Since 2010, Lynn Catterson (PhD, Columbia University) has been digging nonstop in the 100 years of material held in the state archive of the family and business of the Florentine dealer Stefano Bardini, the Archivio Storico Eredità Bardini (ASEB) and the Archivio Fotografico Eredità Bardini (AFEB), as well as the Archivio Musei Comunali Fondo Stefano Bardini (AMCFiFSB). This has been combined with work done in the Zentralarchiv in Berlin (SMB-SPK ZAB), as well as the archives of the Florentine Accademia di Belle Arti, the Victoria & Albert Museum, London National Gallery, the Oxford Ashmolean Museum, the Archives of American Art, the Frick Collection, the Morgan Library, the Metropolitan Museum, the New York Historical Society, the Pennsylvania Historical Society, the Library Company of Philadelphia, Columbia University Avery Library, Smith College and Princeton University. The result is several publications, including the four most recent listed here. There have been many surprises along the way, as well as the identification of an ever-growing historical social network of 19C art market agents—dealers, decorators, collectors, craftsmen, sculptors, painters and photographers, as well as the occasional smuggler, forger and felon. All told, the research stands to correct much of the often repeated urban legend that has surrounded Bardini and to bring to light previously unknown aspects of the functioning of his business and the life of objects as they moved over time and space.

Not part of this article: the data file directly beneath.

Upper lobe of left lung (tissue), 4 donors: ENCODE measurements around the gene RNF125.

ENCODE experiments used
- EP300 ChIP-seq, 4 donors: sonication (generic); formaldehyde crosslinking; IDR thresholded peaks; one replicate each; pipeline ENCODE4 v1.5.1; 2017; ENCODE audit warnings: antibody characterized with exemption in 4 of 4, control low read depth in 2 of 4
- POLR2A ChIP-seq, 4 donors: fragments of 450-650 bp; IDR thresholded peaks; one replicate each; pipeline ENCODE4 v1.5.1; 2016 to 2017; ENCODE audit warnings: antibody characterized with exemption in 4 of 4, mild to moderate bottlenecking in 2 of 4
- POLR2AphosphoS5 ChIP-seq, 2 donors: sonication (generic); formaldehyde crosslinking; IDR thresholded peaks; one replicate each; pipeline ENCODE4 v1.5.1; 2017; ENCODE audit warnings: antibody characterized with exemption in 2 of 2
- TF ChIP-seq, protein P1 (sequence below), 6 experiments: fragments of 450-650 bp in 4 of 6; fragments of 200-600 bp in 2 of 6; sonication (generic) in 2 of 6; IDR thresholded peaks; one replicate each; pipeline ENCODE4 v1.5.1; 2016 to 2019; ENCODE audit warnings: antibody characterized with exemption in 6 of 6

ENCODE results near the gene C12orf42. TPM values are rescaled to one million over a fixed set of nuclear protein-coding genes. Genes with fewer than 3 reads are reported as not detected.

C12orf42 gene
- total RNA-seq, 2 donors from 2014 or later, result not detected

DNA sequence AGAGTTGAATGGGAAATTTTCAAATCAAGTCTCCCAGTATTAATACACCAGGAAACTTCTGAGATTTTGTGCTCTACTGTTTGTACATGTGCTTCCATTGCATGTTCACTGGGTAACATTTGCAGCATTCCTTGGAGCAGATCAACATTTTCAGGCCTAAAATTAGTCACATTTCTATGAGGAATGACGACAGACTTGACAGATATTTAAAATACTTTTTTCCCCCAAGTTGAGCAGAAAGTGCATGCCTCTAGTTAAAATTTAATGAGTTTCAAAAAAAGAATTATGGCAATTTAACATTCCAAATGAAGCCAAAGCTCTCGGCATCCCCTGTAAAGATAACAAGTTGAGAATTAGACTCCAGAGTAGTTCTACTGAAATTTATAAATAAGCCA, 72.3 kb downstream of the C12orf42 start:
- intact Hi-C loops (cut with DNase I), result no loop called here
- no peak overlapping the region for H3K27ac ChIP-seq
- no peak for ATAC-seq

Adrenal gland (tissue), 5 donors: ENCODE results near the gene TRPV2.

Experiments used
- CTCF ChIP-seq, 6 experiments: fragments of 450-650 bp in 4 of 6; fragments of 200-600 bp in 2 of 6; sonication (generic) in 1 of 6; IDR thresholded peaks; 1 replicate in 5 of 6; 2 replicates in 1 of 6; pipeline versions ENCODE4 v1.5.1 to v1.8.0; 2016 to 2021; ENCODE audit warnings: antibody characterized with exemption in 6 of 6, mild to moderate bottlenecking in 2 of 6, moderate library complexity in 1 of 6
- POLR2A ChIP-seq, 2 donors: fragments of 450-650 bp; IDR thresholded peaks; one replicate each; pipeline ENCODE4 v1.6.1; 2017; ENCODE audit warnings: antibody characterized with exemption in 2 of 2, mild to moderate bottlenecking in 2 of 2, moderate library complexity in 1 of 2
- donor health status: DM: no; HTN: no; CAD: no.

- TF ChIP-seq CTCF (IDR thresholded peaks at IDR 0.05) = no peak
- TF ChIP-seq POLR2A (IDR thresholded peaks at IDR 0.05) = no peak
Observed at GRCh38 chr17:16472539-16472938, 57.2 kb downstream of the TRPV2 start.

Lynn Catterson, “Art Market, Social Network and Contamination: Bardini, Bode and the Madonna Pazzi Puzzle,” in Lynn Catterson, ed, Florence, Berlin and Beyond: Social Network and the late 19C Art Market, The Netherlands: Brill, 2020. https://brill.com/view/title/56528
Lynn Catterson, “Stefano Bardini, His Conservative Side and the Protection of Frescoes,” in Stefano Bardini ‘estrattista;’ affreschi staccati nell’Italia Unita fra antiquariato, collezionismo e musei, Luca Ciancabilla and Cristiano Giometti, eds, Edizioni ETS Pisa, 2019, pp. 79-92.
Lynn Catterson, “Duped or Duplicitous? Bode, Bardini and the many Madonnas of South Kensington,” Journal of the History of Collections, Spring 2020.
Lynn Catterson, “From visual inventory to trophy clippings: Bardini & Co. and the use of photographs in the late 19C art market,” from the conference, The Art Market in Italy Around 1900: Actors, Archives, Photographs / Il mercato dell’arte in Italia intorno al 1900. Protagonisti, archivi, fotografie, (Florence, Kunsthistorisches Institut in Florenz – Max-Planck-Institut and Fondazione Federico Zeri, Bologna, 14-15 November 2017), Mitteilungen des Kunsthistorischen Instituts in Florenz,” Summer 2020.